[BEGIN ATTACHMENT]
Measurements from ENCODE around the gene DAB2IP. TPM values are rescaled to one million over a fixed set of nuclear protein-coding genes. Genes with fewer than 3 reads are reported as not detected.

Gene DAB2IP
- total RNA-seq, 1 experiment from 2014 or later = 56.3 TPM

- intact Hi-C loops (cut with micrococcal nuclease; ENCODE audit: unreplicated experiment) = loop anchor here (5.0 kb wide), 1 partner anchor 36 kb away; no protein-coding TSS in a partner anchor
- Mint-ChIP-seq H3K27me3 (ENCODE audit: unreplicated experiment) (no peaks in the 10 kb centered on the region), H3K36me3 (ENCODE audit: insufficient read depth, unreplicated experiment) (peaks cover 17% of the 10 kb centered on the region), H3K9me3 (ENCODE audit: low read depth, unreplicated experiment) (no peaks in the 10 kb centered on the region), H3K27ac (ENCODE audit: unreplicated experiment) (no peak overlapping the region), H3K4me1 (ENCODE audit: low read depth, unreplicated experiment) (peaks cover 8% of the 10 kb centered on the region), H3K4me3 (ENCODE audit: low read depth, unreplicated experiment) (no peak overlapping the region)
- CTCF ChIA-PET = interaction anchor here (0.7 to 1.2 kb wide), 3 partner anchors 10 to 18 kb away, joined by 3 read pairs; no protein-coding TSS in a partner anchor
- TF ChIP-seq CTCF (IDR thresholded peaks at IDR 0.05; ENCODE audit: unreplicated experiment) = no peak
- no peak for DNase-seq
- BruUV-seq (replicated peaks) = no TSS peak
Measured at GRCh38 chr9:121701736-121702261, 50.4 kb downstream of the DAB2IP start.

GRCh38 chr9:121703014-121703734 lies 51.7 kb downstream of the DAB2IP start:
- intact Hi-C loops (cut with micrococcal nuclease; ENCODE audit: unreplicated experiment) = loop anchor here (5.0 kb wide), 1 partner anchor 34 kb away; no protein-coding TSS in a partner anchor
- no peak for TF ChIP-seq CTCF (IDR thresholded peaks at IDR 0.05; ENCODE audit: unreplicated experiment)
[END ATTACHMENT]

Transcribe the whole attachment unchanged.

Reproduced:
Measurements from ENCODE around the gene DAB2IP. TPM values are rescaled to one million over a fixed set of nuclear protein-coding genes. Genes with fewer than 3 reads are reported as not detected.

Gene DAB2IP
- total RNA-seq, 1 experiment from 2014 or later = 56.3 TPM

- intact Hi-C loops (cut with micrococcal nuclease; ENCODE audit: unreplicated experiment) = loop anchor here (5.0 kb wide), 1 partner anchor 36 kb away; no protein-coding TSS in a partner anchor
- Mint-ChIP-seq H3K27me3 (ENCODE audit: unreplicated experiment) (no peaks in the 10 kb centered on the region), H3K36me3 (ENCODE audit: insufficient read depth, unreplicated experiment) (peaks cover 17% of the 10 kb centered on the region), H3K9me3 (ENCODE audit: low read depth, unreplicated experiment) (no peaks in the 10 kb centered on the region), H3K27ac (ENCODE audit: unreplicated experiment) (no peak overlapping the region), H3K4me1 (ENCODE audit: low read depth, unreplicated experiment) (peaks cover 8% of the 10 kb centered on the region), H3K4me3 (ENCODE audit: low read depth, unreplicated experiment) (no peak overlapping the region)
- CTCF ChIA-PET = interaction anchor here (0.7 to 1.2 kb wide), 3 partner anchors 10 to 18 kb away, joined by 3 read pairs; no protein-coding TSS in a partner anchor
- TF ChIP-seq CTCF (IDR thresholded peaks at IDR 0.05; ENCODE audit: unreplicated experiment) = no peak
- no peak for DNase-seq
- BruUV-seq (replicated peaks) = no TSS peak
Measured at GRCh38 chr9:121701736-121702261, 50.4 kb downstream of the DAB2IP start.

GRCh38 chr9:121703014-121703734 lies 51.7 kb downstream of the DAB2IP start:
- intact Hi-C loops (cut with micrococcal nuclease; ENCODE audit: unreplicated experiment) = loop anchor here (5.0 kb wide), 1 partner anchor 34 kb away; no protein-coding TSS in a partner anchor
- no peak for TF ChIP-seq CTCF (IDR thresholded peaks at IDR 0.05; ENCODE audit: unreplicated experiment)